BETWEEN Operator The BETWEEN operator tests whether a value lies in a specified range. It means "greater than or equal to low value and less than or equal to high value." For example, the following expression is false:
45 BETWEEN 38 AND 44

IN Operator The IN operator tests set membership. It means "equal to any member of." The set can contain nulls, but they are ignored. For example, the following statement does not delete rows in which the ename column is null:

Furthermore, expressions of the form

value NOT IN set

yield FALSE if the set contains a null. For example, instead of deleting rows in which the ename column is not null and not 'KING', the following statement deletes no rows:

Concatenation Operator
Double vertical bars (||) serve as the concatenation operator, which appends one string to another. For example, the expression
'suit' || 'case'

returns the following value:


If both operands have data type CHAR, the concatenation operator returns a CHAR value. Otherwise, it returns a VARCHAR2 value.

Boolean Expressions
PL/SQL lets you compare variables and constants in both SQL and procedural statements. These comparisons, called Boolean expressions, consist of simple or complex expressions separated by relational operators. Often, Boolean expressions are connected by the logical operators AND, OR, and NOT. A Boolean expression always yields TRUE, FALSE, or NULL. In a SQL statement, Boolean expressions let you specify the rows in a table that are affected by the statement. In a procedural statement, Boolean expressions are the basis for conditional control. There are three kinds of Boolean expressions: arithmetic, character, and date. Arithmetic Expressions You can use the relational operators to compare numbers for equality or inequality. Comparisons are quantitative; that is, one number is greater than another if it represents a larger quantity. For example, given the assignments
number1:= 75; number2:= 70;

the following expression is true:

number1 > number2

Character Expressions You can also compare character values for equality or inequality. Comparisons are based on the collating sequence used for the database character set. A collating sequence is an internal ordering of the character set in which a range of numeric codes represents the individual characters. One character value is greater than another if its internal numeric value is larger. For example, given the assignments
string1:= 'Kathy'; string2:= 'Kathleen';

the following expression is true:

string1 > string2

However, there are semantic differences between the CHAR and VARCHAR2 base types that come into play when you compare character values. Date Expressions You can also compare dates. Comparisons are chronological; that is, one date is greater than another if it is more recent. For example, given the assignments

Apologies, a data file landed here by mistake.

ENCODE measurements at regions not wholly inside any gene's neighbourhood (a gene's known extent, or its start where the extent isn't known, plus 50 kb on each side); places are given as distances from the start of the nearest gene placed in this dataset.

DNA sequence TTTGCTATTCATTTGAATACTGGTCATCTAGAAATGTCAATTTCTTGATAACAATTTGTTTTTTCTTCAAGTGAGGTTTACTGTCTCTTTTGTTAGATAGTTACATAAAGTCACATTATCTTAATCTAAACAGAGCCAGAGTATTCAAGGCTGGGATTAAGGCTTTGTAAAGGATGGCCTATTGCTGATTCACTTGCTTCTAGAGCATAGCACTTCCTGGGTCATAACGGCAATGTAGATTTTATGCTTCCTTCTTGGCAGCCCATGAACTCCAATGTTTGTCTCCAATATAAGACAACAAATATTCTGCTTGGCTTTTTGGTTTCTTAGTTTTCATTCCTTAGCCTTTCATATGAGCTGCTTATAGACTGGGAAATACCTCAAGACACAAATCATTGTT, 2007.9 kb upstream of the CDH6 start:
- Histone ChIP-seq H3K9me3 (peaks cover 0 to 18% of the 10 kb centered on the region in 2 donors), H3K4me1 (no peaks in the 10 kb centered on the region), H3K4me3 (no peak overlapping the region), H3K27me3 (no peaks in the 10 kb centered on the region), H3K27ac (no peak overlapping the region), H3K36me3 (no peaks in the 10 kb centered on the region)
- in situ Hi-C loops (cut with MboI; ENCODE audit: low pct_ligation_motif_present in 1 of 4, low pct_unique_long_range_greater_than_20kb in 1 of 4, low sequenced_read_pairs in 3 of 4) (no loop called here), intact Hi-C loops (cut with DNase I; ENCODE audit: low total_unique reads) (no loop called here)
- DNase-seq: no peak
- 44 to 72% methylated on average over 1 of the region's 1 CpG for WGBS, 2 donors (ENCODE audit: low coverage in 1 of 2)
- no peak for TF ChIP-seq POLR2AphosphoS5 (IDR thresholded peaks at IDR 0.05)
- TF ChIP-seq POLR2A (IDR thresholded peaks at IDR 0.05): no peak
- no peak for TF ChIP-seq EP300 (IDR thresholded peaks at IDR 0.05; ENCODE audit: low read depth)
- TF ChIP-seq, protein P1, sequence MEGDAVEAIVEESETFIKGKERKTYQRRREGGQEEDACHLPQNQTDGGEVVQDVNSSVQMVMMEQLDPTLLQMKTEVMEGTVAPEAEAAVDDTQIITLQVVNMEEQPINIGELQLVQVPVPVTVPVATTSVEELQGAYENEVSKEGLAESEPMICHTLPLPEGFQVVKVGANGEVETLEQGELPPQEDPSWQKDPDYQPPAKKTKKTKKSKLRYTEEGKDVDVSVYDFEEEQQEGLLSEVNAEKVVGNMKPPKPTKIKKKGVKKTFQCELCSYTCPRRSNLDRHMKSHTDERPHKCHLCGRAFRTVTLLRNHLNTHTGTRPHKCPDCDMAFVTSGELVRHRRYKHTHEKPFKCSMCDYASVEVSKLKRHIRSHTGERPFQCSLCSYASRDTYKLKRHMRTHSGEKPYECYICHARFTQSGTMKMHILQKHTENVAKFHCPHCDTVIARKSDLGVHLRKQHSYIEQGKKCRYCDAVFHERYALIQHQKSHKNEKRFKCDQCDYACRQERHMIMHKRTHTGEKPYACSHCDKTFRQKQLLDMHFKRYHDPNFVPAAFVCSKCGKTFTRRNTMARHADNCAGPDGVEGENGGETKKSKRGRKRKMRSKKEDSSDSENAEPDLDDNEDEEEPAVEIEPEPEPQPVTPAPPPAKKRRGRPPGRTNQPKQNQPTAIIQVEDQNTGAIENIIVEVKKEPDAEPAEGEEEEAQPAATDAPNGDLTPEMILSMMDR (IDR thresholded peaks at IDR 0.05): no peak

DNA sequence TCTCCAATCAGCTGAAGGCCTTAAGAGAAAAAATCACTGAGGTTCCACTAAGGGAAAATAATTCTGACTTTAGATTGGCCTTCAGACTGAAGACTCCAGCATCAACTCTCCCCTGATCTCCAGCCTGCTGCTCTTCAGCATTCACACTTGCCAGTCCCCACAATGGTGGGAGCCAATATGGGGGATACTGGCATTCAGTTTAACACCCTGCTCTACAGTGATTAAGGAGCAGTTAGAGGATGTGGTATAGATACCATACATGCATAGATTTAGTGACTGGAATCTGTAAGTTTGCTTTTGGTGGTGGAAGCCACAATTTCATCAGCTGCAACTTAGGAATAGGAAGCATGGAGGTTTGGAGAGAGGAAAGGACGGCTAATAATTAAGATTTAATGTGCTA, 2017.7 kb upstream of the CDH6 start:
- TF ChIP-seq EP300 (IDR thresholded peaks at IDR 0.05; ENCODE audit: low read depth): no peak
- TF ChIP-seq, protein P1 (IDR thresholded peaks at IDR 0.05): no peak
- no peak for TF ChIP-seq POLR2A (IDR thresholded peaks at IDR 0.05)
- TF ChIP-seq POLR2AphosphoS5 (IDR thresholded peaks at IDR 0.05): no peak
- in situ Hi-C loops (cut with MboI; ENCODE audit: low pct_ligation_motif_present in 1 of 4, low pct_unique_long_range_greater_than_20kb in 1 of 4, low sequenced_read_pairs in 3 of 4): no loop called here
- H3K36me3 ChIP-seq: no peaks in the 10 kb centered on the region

date1:= '01-JAN-91'; date2:= '31-DEC-90';

the following expression is true:

date1 > date2

Guidelines In general, do not compare real numbers for exact equality or inequality. Real numbers are stored as approximate values. So, for example, the following IF condition might not yield TRUE:
count := 1; IF count = 1.0 THEN...

It is a good idea to use parentheses when doing comparisons. For example, the following expression is illegal because 100 < tax yields a Boolean value, which cannot be compared with the number 500:

100 < tax < 500 -- illegal

The debugged version follows:

(100 < tax) AND (tax < 500)

A Boolean variable is itself either true or false. So, comparisons with the Boolean values TRUE and FALSE are redundant. For example, assuming the variable done is of type BOOLEAN, the WHILE statement

can be simplified as follows:


Handling Nulls
When working with nulls, you can avoid some common mistakes by keeping in mind the following rules:

comparisons involving nulls always yield NULL applying the logical operator NOT to a null yields NULL in conditional control statements, if the condition yields NULL, its associated sequence of statements is not executed

In the example below, you might expect the sequence of statements to execute because x and y seem unequal. But, nulls are indeterminate. Whether or not x is equal to y is unknown. Therefore, the IF condition yields NULL and the sequence of statements is bypassed.
x := 5; y := NULL; ... IF x != y THEN -- yields NULL, not TRUE sequence_of_statements; -- not executed END IF;

In the next example, you might expect the sequence of statements to execute because a and b seem equal. But, again, that is unknown, so the IF condition yields NULL and the sequence of statements is bypassed.

a := NULL; b := NULL; ... IF a = b THEN -- yields NULL, not TRUE sequence_of_statements; -- not executed END IF;

NOT Operator Recall that applying the logical operator NOT to a null yields NULL. Thus, the following two statements are not always equivalent:
IF x > y THEN high := x; ELSE high := y; END IF; | | | | | IF NOT x > y THEN high := y; ELSE high := x; END IF;

The sequence of statements in the ELSE clause is executed when the IF condition yields FALSE or NULL. If neither x nor y is null, both IF statements assign the same value to high. However, if either x or y is null, the first IF statement assigns the value of y to high, but the second IF statement assigns the value of x to high. Zero-Length Strings PL/SQL treats any zero-length string like a null. This includes values returned by character functions and Boolean expressions. For example, the following statements assign nulls to the target variables:
null_string := TO_VARCHAR2(''); zip_code := SUBSTR(address, 25, 0); valid := (name != '');

So, use the IS NULL operator to test for null strings, as follows:
IF my_string IS NULL THEN ...

Concatenation Operator The concatenation operator ignores null operands. For example, the expression
'apple' || NULL || NULL || 'sauce'

returns the following value: